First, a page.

Neil also pointed out that some fixes do not require part replacement to be repaired. He mentioned a GMC Envoy with a window problem that had no bad parts. It had a computer software problem that required reprogramming to fix the problem. If a shop or car owner tried to repair it with parts replacements, they would never get it fixed.

Neil described a classic scenario he sees in Palmer’s Automotive frequently. A vehicle with codes P0171 and P0174, which indicate bank 1 and bank 2 are lean. The computer data says it is an Oxygen sensor code. If a customer has the code read and decides to buy oxygen sensors it won’t fix the problem. The vehicle has a fuel delivery problem, a vacuum leak, an air temp sensor problem, or a mass airflow sensor problem.

Another situation that happens almost weekly at Palmer’s Automotive is when a customer has a code read at the parts house and calls or comes by the shop to have the sensor, the code relates to, replaced. If Neil replaced the sensor as requested and it didn’t fix the dash warning light, the customer would be upset. That is the reason Neil never replaces a part without first performing proper diagnostics. He wants his customer to be happy with his service and he knows many wouldn’t be if he didn’t follow proper diagnostic procedures.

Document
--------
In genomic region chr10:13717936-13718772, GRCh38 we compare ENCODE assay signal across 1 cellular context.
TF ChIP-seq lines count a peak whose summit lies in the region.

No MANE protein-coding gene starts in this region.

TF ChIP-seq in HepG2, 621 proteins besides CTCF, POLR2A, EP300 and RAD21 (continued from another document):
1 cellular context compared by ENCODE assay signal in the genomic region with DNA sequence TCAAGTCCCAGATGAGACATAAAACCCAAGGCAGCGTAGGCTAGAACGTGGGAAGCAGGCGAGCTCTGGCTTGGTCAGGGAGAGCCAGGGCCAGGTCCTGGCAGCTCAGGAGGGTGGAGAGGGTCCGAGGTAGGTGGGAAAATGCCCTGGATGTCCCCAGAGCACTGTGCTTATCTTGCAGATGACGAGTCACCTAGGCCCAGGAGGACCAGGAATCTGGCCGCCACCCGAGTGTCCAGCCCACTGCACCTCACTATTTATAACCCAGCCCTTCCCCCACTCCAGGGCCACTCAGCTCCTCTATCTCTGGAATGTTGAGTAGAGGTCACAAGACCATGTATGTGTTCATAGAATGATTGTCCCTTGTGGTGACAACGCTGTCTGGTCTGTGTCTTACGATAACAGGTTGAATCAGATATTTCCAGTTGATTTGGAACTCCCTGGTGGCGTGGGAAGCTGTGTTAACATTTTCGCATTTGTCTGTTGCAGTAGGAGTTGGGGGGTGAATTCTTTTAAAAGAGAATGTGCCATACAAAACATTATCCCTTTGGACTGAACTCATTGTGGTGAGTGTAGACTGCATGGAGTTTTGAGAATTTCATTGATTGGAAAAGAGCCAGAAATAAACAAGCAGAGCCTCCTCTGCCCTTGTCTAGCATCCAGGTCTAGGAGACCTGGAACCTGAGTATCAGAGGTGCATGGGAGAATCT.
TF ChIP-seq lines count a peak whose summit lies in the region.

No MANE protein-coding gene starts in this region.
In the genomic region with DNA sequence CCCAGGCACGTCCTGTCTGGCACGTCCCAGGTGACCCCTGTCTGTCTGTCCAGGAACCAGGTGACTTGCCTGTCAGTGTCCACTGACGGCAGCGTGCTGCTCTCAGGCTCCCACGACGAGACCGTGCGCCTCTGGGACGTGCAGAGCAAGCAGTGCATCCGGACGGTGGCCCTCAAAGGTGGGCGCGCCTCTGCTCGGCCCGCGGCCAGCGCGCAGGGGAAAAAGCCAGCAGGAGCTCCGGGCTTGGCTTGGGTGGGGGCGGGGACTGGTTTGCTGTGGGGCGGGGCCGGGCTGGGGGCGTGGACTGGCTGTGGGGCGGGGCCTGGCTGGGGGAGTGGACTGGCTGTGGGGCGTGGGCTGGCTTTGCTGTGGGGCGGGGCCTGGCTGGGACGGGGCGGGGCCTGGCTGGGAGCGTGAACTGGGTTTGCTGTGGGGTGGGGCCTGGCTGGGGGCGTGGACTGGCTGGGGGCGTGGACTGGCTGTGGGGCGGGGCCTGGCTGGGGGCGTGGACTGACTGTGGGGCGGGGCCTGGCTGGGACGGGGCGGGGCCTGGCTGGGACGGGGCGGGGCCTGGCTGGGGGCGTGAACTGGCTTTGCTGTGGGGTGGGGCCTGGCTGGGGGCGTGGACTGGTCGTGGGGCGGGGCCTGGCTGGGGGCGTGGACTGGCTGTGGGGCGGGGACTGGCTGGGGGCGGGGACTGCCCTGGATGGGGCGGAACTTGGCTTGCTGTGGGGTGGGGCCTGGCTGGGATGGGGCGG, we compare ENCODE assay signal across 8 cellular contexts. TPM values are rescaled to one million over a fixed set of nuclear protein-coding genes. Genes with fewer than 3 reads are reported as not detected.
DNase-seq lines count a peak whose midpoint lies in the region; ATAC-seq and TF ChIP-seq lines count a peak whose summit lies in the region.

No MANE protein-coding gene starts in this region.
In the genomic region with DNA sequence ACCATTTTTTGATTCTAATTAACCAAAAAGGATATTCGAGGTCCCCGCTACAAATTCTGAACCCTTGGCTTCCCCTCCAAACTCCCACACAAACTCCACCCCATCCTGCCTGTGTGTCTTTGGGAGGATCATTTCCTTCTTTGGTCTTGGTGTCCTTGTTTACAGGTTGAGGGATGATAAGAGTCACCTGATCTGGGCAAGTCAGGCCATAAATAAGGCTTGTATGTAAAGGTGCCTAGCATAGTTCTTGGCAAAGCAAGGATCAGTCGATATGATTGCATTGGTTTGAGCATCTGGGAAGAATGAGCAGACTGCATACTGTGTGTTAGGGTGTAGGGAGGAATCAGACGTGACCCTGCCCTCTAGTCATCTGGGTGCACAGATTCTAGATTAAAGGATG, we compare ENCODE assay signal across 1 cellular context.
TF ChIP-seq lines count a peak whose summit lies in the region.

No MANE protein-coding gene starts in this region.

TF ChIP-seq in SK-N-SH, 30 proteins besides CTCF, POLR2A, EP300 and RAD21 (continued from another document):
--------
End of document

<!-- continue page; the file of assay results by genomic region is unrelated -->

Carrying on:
Dave asked Neil to talked about his training and the equipment required when performing automotive diagnostics on engine electronics and other computer controlled systems. Neil said he and his staff go to six vehicle specific training courses every year. He said the equipment required to diagnose these systems runs more than $10,000.

Neil made one last point about diagnosing electronic problems. If you have a car with a problem don’t call a shop and ask what it cost to fix it. A shop has no idea of the cost because they haven’t checked the vehicle yet. But, more importantly, the caller should ask or try to determine, “if” the shop can fix the problem. Do they have the tools and years of experience and training necessary to accurately diagnose and repair the cars problem?